“It was a tenuous balance to strike, but one that we thought was important to strike in the aftermath of what were some obviously very difficult events and very challenging times for all of our community,” Gabel said. 

The system has restored its relationship with the Minneapolis Police Department, which appointed a new chief in November, “with a shared commitment to having public safety and policing respect the values of our entire community,” Gabel said. 

Stance on controversial speakers

Students have slammed Pitt in recent weeks over its decision to allow student organizations to host three events featuring “anti-trans” conservative speakers. One speaker, far-right commentator Michael Knowles, said in March that “transgenderism must be eradicated from public life entirely.” 

Pitt would face legal liability if it tried to cancel the upcoming events, as universities that receive public funding can’t discriminate against speakers under the First Amendment. Gabel said the university must follow the law, but she added that it can also provide support and counter positions to ensure the campus community receives balanced information. 

The university can make “very clear that, while we respect and follow the law, we don’t endorse, as a community, what people sometimes say,” Gabel said, “and that it is very difficult for those things to coexist, but that’s part of what we’re committed to as an institution of learning and exploration.”

Board seat controversy

The Minnesota governor and state attorney general expressed concern in January over Gabel’s paid position on the board of financial services firm Securian Financial, which had more than $1 billion in business with the university, according to the Star Tribune. Gabel, who was required to recuse herself from any decisions involving both parties, resigned from the position that month. The university then announced it would review its conflict management policies.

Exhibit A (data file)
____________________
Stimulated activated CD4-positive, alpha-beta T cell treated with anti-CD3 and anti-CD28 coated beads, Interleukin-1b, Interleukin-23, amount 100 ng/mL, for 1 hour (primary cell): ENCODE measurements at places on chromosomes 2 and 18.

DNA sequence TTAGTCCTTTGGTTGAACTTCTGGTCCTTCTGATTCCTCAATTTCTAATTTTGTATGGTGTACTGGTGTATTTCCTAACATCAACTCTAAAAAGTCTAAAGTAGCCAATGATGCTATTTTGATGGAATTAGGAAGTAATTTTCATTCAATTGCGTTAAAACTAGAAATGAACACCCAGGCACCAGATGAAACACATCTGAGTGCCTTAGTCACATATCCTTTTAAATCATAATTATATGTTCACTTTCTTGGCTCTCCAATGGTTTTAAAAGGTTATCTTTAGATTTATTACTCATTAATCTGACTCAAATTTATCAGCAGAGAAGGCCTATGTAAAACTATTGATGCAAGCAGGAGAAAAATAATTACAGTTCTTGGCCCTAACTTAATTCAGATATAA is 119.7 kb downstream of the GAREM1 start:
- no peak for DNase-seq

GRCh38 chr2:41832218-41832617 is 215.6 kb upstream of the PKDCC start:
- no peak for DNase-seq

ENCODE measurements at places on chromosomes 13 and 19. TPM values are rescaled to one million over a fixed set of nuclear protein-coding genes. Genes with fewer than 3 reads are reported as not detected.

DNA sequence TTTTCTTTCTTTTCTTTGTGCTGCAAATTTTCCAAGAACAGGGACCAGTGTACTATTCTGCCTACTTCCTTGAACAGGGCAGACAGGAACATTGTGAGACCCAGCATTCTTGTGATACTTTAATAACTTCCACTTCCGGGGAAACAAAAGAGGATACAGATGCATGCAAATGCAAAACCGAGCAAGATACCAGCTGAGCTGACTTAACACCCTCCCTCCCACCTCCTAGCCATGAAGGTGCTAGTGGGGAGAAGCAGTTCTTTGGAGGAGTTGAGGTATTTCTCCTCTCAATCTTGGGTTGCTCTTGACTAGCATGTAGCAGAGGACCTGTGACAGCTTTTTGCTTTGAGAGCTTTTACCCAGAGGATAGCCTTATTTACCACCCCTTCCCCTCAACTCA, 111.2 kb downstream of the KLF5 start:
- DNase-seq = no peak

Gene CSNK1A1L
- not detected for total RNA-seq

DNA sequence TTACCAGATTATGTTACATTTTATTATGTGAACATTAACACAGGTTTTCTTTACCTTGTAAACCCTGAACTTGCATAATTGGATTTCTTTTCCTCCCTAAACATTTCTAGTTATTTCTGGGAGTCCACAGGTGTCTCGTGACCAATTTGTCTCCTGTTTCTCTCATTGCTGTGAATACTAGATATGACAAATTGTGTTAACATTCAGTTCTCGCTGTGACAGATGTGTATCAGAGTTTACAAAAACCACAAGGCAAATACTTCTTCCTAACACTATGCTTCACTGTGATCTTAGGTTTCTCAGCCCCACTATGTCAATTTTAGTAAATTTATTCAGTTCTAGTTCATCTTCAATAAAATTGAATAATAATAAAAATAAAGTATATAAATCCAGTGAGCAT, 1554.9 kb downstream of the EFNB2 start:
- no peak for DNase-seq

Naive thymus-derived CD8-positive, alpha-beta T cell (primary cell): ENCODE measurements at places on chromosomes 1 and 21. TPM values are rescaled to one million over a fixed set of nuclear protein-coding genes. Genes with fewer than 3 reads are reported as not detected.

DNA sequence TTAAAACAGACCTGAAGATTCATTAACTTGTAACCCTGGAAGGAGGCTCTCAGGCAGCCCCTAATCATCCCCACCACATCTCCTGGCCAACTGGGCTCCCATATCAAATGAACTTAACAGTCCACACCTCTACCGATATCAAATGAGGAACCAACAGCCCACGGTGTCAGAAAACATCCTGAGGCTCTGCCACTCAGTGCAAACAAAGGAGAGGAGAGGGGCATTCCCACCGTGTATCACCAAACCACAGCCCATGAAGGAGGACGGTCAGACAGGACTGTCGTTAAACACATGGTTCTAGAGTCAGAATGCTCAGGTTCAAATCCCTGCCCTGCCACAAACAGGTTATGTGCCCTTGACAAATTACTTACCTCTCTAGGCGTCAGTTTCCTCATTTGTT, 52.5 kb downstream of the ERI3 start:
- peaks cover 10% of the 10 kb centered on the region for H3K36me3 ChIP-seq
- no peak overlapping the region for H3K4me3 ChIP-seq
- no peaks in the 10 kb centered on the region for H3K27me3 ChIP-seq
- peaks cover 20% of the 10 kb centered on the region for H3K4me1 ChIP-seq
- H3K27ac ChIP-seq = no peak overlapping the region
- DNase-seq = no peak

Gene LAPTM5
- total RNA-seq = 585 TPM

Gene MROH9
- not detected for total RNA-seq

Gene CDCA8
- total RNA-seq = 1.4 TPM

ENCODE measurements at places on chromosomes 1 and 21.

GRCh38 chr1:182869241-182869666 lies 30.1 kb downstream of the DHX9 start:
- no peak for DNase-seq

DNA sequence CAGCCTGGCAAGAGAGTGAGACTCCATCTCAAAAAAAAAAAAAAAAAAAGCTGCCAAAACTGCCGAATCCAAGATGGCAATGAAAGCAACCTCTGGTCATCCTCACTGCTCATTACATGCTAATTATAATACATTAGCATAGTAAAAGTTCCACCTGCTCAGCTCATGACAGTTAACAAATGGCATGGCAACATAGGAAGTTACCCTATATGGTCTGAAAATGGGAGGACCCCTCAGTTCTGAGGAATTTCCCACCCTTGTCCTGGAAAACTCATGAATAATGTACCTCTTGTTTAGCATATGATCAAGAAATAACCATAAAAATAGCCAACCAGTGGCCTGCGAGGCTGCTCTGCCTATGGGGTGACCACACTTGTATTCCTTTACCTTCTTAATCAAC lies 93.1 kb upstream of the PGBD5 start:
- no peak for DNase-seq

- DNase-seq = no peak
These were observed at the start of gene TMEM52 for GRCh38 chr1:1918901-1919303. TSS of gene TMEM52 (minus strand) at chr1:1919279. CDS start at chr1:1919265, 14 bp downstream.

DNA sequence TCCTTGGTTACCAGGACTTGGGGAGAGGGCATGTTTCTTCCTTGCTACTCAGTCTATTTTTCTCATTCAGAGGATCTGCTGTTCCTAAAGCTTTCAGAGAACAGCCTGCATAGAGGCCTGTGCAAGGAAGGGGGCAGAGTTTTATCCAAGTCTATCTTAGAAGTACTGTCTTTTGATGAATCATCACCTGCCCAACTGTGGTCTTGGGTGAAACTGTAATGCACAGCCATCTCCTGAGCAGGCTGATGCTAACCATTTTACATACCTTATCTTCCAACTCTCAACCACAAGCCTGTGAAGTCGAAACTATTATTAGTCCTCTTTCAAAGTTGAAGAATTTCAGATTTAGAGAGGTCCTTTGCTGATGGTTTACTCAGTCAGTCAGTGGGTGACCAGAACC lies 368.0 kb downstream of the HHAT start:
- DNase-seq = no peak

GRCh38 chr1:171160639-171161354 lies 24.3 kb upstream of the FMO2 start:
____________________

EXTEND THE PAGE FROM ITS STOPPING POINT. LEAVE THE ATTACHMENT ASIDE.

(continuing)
Browning said the search committee vetted the issue and felt it received a satisfactory response. Gabel said during the press conference that her contract permitted service on for-profit boards, and she had received approval from the university’s conflict management process and board to take the position. “But people didn’t like it,” she said.

“I wouldn’t call it a controversy. I would say they didn’t like it, and it became a distraction,” Gabel said. “So I stepped down.”

Perspective on unionization

Graduate student organizers at Pitt are seeking to unionize after an initial effort failed by 39 votes in April 2019. And while faculty members at the university successfully unionized in 2021, they’ve yet to reach an agreement on a full contract and have protested the pace of negotiations.

Gabel said she believes deeply in shared governance, meaning that faculty play a role alongside administrators in shaping the operations of colleges and universities. Those involved in shared governance should be able to “come to the table,” she said. “Then our job, as the administration and in the governance, is to meet people where they are…

“I will come to the table, in whatever form is ultimately asked of us, and we’ll work together, because I know we have the same goals.”

Emma Folts covers higher education at PublicSource, in partnership with Open Campus. She can be reached at emma@publicsource.org.

Higher education reporter for PublicSource in partnership with Open Campus.